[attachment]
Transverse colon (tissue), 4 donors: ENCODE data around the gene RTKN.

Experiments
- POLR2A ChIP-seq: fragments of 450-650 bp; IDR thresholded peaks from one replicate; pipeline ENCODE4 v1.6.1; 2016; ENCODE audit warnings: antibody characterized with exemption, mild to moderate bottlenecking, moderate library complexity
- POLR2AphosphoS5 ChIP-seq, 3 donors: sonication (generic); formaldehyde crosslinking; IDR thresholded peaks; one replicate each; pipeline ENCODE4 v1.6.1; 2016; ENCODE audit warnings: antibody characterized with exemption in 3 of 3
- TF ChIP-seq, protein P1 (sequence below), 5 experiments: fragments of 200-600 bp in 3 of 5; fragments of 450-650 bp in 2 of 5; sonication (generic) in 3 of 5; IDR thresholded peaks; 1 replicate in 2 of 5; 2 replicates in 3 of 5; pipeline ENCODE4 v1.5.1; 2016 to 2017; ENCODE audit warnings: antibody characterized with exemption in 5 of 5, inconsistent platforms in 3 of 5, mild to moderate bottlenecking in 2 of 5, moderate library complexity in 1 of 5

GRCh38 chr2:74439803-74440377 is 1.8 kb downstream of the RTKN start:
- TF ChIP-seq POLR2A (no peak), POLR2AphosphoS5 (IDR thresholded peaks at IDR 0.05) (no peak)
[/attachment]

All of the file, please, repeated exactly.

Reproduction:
Transverse colon (tissue), 4 donors: ENCODE data around the gene RTKN.

Experiments
- POLR2A ChIP-seq: fragments of 450-650 bp; IDR thresholded peaks from one replicate; pipeline ENCODE4 v1.6.1; 2016; ENCODE audit warnings: antibody characterized with exemption, mild to moderate bottlenecking, moderate library complexity
- POLR2AphosphoS5 ChIP-seq, 3 donors: sonication (generic); formaldehyde crosslinking; IDR thresholded peaks; one replicate each; pipeline ENCODE4 v1.6.1; 2016; ENCODE audit warnings: antibody characterized with exemption in 3 of 3
- TF ChIP-seq, protein P1 (sequence below), 5 experiments: fragments of 200-600 bp in 3 of 5; fragments of 450-650 bp in 2 of 5; sonication (generic) in 3 of 5; IDR thresholded peaks; 1 replicate in 2 of 5; 2 replicates in 3 of 5; pipeline ENCODE4 v1.5.1; 2016 to 2017; ENCODE audit warnings: antibody characterized with exemption in 5 of 5, inconsistent platforms in 3 of 5, mild to moderate bottlenecking in 2 of 5, moderate library complexity in 1 of 5

GRCh38 chr2:74439803-74440377 is 1.8 kb downstream of the RTKN start:
- TF ChIP-seq POLR2A (no peak), POLR2AphosphoS5 (IDR thresholded peaks at IDR 0.05) (no peak)